RE: RARA-AVIS: In defense of "Screwed"

From: Dave (
Date: 17 Feb 2003

Read David Goodis' short story "The Plunge" (or really any of his novels). "Screwed" doesn't really fit in this case, nor does it fit with Orson Welles' terrific "Mr. Arkadin" (where the protagonists actions saves himself physically but dooms himself psychically - btw. After thinking about it, I agree with you Al- psychic doom is necessary). You can make a case of "screwed" with several Thompson novels, but doom fits better with most, where these characters are born broken and are doomed from birth - it's just a matter of when it's going to catch up to them. With Pop. 1280, Nick Corey gets away with murder and is going to continue geta way with murder, but psychically he's doomed. I don't think "screwed" fits with James M. Cain either. Here you got normal, sane people who cross a line, and once they do they're doomed, it's inevitable. Again, though, noir seemes to be something that's tough to pin down. I guess it's like pornography - you know it when you see it!


-----Original Message----- From: [mailto:] On Behalf Of Bludis Jack Sent: Monday, February 17, 2003 11:09 AM To: Subject: RARA-AVIS: In defense of "Screwed"

I have always thought that "Screwed" was the simplest definition of noir. After seeing several good arguments, I have to conclude that it is only one of many good ones -- and not bad, considering it's single word.

Although yes, a person can get screwed repeatedly and still come back with resilience, as most private eyes do, I think the screwed definition is a kind of ultimate. The lead charater is scewed by the character's own faults which are so ingrained the he or she takes no practical escape available.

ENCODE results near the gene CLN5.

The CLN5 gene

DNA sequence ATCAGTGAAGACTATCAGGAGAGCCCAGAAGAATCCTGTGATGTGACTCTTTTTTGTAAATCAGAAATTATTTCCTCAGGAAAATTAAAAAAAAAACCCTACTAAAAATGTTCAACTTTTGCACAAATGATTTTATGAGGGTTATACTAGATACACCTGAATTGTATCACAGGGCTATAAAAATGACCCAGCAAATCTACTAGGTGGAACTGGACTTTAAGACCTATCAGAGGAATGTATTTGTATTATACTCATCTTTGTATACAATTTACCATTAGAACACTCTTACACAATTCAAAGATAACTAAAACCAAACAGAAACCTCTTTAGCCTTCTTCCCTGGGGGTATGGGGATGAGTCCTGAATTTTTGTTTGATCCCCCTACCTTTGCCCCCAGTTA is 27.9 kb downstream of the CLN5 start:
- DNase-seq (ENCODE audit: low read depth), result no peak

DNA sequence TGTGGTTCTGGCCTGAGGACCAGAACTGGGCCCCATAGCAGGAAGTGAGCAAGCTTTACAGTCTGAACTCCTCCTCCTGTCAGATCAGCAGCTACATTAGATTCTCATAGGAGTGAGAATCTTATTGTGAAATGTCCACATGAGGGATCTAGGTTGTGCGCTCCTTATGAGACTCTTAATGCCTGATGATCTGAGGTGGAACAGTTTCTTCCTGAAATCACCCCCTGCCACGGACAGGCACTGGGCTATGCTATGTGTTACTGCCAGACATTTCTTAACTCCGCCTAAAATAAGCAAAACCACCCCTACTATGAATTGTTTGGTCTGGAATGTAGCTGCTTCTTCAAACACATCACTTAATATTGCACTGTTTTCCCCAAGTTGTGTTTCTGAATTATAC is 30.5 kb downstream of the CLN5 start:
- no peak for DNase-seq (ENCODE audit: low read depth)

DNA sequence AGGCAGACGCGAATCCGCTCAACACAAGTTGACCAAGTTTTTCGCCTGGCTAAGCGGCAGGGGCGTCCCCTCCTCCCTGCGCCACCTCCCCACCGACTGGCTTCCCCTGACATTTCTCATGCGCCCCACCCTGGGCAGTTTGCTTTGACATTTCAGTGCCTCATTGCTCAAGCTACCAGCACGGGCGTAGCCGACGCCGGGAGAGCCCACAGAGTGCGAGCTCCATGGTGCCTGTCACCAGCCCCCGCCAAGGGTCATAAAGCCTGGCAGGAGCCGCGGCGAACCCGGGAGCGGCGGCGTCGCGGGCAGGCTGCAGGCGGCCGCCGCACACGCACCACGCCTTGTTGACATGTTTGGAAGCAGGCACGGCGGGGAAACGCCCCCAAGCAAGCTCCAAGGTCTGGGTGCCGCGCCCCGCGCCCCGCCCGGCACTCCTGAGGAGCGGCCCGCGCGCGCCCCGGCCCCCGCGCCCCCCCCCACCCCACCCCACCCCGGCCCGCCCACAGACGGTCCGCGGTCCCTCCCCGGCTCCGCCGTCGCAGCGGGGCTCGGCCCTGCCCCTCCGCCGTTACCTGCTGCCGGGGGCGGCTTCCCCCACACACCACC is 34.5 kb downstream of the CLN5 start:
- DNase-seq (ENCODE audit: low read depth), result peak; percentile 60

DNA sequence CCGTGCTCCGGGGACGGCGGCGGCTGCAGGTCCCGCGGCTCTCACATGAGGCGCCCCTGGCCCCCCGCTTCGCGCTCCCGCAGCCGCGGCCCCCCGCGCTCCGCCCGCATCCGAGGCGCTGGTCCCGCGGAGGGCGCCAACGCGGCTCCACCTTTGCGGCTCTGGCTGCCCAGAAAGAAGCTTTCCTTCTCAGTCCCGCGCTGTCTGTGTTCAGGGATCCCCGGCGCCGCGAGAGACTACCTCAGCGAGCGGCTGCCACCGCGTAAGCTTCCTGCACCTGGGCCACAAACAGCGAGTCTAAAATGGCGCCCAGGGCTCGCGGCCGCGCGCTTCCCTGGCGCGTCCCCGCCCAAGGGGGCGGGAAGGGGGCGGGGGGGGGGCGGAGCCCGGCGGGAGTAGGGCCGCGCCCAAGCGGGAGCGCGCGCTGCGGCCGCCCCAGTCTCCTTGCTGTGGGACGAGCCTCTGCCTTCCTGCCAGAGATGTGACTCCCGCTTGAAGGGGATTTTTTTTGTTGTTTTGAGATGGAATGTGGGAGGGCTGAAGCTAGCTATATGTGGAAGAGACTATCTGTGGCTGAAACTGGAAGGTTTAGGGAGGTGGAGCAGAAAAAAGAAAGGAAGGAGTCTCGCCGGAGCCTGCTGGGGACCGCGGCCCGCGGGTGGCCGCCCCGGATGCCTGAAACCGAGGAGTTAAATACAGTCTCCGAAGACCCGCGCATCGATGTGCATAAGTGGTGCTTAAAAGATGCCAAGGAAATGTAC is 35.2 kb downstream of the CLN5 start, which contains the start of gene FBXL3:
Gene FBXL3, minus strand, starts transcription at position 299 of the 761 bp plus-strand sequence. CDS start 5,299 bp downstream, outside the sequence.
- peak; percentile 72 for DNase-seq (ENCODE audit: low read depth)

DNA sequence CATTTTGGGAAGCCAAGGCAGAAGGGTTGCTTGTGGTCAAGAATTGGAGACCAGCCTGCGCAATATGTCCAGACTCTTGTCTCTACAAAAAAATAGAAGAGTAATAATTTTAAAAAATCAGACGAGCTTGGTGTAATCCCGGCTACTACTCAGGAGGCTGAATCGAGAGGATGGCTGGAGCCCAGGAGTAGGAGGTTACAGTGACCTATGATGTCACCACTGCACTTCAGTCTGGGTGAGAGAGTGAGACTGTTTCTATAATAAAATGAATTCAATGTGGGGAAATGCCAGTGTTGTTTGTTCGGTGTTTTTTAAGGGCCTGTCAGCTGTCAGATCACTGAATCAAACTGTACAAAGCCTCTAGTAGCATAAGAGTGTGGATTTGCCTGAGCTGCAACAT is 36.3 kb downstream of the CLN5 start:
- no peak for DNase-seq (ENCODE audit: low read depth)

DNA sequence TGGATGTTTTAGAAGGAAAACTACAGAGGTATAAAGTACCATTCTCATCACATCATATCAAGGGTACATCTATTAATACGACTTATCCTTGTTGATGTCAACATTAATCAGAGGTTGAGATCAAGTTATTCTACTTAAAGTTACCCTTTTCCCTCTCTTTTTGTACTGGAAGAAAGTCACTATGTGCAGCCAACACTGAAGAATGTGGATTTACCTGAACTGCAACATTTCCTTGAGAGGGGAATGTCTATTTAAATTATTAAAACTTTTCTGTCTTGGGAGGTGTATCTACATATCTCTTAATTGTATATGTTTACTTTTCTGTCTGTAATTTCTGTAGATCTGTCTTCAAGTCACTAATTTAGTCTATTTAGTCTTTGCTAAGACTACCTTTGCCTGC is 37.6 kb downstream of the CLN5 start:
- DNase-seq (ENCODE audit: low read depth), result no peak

"Doomed" doesn't work, because if we are at the base of a damn when it breaks, we are doomed -- nothing noir about that.

Jim Doherty gave a comprehensive list of "film noir" where the main character is not screwed, only hardboiled. How I missed all of those, especially *Farewell My Lovely* is beyond me. I guess I identified too closely with Moose Malloy. Another such film noir which does not end bad for the mostly screwed protagonist, is "The Big Clock."

After thining about the subject off and on for several years now, I conclude that most private-eye novels are not noir because the private-eye generally comes out on top, although most of the ones in old black-and-white film are
"film noir."

I still contend thought that *Chinatown* was noir in content but not a "film noir."

I think later this year when we discuss Simenon's non-Maigrets, assuming I remember them correctly, we may see where the "screwed" definition comes in.

PI novels are hardboiled, tough.

Many other stories and novels are noir with screwed characters like Cain's.

"Film noir" has to do with how a story is portrayed on the screen.

It looks to me that it's an individutal choice as to whether we separate "Film Noir" from stories and books that are noir.

Whether we agree or not, it seems to me, from what I see on this list that we all generally like the same kind of books no matter what we tag them.


PS: And an aside, my deceased father-in-law once said of movies in general, that if they didn't do such stupid things in the beginning, there would be no story.

===== Hollywood Mysteries of the Early Fifties

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